Reluctant Bride, Chapter 1

Illona Ivanovitch was an understated beauty. She was tall and slim, dressed in a gold-flecked top that melted onto a delightful figure. She swirled a full beige skirt whenever she moved. Her hair was a tousled blond, with reddish tints. She had an arresting oval face with a darkened finish that looked more genetic than tanned. She had deep searching brown eyes.
Lorne Hudson at 45 was obviously a shade older than Illona. He was the ruggedly handsome type, casually showing it off with 5’11” of harnessed energy. He appeared to be vaguely uncomfortable in tuxedo. It was not that it was ill-fitting, just that he looked to be more the shirt and jeans type.
Lorne would not normally have “signed up” for gala dinner for anything, let alone the Euronian Refugees, whoever they were. But he had been persuaded by Jack and Betty that he could afford a thousand bucks and it was bloody well his duty to show the flag. Just which flag he wasn’t sure, but he had written out his cheque and here he was, reluctant and unwilling, though he attempted to hide this. He did not want to spoil others’ fun. He was searching for a quiet corner.
Illona, on the other hand, was new in town and her friend, Jane, had persuaded her that this could be a sort of “coming out” party, an introduction to the local society. Jane had added a bit of bait, “You might even meet THE man!” Illona didn’t really care about meeting THE man. She had tried that before with indifferent results. In fact, surprise surprise, there was a man in her life at this very time, Bill. He had followed her to her new abode. She was flattered but not pleased. She didn’t really think he was her type.
The party was for a good cause (or so Jane had said) and it would be a divergence, so what the hell, she wasn’t planning anything except the TV and a lonely bed. Illona and Lorne had never met, nor even heard of one another—but keep tuned.
The cocktail part of the gala was in full swing. Which meant it was crowded and noisy and punctuated by burst of nervous, forced laughter. The wine flowed freely or as freely as the waiters, with loaded trays of drinks, could thread their way through the crush. Lorne had already consumed two martinis but it hadn’t helped him escape the feeling that this was a terrible mistake. On the other hand, Illona was more curious than overwhelmed. She daintily sipped her specially created, blue “Euronian cocktail” and tried to look interested and interesting.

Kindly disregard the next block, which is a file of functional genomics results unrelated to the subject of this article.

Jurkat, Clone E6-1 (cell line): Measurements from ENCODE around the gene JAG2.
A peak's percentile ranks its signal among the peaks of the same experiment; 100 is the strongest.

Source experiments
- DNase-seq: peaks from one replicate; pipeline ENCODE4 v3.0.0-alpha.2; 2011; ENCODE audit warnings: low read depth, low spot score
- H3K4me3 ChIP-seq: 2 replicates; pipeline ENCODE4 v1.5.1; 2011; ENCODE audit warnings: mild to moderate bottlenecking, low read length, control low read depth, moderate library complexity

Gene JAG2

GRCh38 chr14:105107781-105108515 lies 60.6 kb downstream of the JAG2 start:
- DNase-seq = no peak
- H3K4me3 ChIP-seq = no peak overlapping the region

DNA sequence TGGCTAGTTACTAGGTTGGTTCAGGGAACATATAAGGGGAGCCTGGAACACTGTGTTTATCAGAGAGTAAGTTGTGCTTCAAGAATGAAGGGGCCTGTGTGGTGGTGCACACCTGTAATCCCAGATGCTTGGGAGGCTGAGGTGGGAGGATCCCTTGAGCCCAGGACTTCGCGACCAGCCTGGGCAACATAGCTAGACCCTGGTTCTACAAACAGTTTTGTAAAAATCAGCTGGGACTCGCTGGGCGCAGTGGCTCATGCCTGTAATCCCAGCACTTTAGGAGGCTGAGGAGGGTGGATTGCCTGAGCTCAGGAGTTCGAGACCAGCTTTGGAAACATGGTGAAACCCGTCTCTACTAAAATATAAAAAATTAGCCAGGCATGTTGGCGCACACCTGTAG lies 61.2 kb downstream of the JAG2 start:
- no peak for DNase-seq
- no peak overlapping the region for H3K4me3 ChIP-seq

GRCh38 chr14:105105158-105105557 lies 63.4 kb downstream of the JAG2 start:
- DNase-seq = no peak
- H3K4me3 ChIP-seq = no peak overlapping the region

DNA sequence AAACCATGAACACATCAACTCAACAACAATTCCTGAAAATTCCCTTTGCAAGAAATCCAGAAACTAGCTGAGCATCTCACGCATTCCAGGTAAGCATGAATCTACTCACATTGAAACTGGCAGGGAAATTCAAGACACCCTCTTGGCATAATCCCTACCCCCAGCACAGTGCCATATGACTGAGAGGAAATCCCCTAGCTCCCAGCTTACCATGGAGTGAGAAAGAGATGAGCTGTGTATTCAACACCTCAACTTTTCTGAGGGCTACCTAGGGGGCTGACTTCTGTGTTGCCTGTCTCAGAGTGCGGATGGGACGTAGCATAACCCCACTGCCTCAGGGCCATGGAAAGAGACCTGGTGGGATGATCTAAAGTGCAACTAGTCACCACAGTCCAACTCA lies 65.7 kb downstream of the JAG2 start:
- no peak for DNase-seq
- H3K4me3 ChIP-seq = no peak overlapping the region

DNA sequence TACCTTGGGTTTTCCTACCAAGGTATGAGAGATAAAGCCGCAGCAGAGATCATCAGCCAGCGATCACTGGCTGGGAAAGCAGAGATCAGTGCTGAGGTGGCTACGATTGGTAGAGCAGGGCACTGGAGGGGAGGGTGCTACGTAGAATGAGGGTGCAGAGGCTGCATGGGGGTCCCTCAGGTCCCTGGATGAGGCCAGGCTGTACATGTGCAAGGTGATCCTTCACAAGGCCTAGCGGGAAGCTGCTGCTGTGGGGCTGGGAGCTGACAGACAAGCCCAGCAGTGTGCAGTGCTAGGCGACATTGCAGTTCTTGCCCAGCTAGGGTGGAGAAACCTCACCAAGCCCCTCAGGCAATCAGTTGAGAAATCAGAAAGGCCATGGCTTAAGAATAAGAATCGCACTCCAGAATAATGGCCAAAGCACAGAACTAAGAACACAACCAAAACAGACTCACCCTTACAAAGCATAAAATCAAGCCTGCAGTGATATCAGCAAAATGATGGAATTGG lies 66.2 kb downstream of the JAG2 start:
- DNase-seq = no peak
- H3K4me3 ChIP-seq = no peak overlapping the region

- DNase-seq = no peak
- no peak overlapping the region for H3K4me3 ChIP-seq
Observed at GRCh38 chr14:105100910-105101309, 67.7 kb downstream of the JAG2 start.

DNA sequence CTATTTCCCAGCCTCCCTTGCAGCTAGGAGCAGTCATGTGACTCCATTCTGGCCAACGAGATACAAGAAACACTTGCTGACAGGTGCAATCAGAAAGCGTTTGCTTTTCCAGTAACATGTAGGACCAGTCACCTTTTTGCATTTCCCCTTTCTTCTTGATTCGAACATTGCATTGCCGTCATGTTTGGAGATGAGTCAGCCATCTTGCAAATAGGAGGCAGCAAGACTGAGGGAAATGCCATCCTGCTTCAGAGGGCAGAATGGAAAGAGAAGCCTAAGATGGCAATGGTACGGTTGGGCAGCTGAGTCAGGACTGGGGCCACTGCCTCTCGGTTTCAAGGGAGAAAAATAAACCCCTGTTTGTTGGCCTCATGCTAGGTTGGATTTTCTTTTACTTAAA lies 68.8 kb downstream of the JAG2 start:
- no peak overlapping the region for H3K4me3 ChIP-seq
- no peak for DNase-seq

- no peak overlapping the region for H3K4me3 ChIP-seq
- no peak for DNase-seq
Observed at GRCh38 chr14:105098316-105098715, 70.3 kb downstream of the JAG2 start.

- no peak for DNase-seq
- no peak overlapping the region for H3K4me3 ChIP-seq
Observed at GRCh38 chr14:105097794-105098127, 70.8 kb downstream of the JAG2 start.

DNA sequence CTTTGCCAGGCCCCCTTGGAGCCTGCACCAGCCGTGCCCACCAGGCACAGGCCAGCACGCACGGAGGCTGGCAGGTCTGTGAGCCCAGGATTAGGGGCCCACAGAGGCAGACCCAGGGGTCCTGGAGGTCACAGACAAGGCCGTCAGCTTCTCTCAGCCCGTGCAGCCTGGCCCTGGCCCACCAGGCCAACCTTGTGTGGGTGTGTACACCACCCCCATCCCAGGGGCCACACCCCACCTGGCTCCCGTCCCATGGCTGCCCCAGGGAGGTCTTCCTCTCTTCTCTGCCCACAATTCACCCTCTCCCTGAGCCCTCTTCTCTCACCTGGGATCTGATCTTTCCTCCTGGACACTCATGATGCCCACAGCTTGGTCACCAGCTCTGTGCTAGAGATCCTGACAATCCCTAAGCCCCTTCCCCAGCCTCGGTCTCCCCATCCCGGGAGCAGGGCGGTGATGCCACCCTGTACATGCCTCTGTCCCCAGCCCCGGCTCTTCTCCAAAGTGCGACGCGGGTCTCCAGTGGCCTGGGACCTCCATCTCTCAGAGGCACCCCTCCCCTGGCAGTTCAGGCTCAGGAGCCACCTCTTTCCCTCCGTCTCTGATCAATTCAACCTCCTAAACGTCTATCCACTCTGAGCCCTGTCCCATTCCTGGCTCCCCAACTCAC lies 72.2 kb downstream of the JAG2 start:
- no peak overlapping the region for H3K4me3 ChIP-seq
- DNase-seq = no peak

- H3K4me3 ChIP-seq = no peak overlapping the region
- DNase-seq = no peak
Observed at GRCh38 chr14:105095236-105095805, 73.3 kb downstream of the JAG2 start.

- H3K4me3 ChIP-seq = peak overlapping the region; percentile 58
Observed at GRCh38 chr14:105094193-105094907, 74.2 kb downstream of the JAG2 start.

Illona and Lorne had still not met, but keep tuned.
Betty was shoving Lorne around, showing off her prize bull as if at an agricultural fair. Jack had disappeared somewhere—lucky man.
“Lorne I want you to meet Sydney Jasper. He is a liberal member of parliament representing… who do you represent, Syd?”
“Antigonish south.”
“Yes Antigonish…south.”
Lorne found his hand entrapped in a political embrace. They both murmured a few meaningless words and parted.
Lorne had to hand it to Betty. She seemed to know everyone and introduced him to them all, with always a biographical ornament to hang on each. He longed for a quiet corner but here was one more. She was dragging him across the floor. “Lorne, I’ve found her. This is my good friend, Jane. We’ve known each other since childhood.” Again Lorne took the proffered hand and the glanced at Jane’s companion and froze. It was Illona.
Betty flustered. “Oh, I’m so sorry. I didn’t realize you were with Jane. What is your name, dear?”
“Illona Ivanovich.”
“Oh yes, indeed. So Lorne this is Illona.” She wasn’t going to even try the last name.
Illona said, “I’m pleased to meet you. How are you?”
A sudden surge in the crowd took away their two “escorts” and Lorne and Illona stood in a little sudden oasis, eye to eye.
He took her hand, and held it, a good deal longer than was necessary. He smiled disarmingly. “We’ve never met before. Why are you interested in how I am?”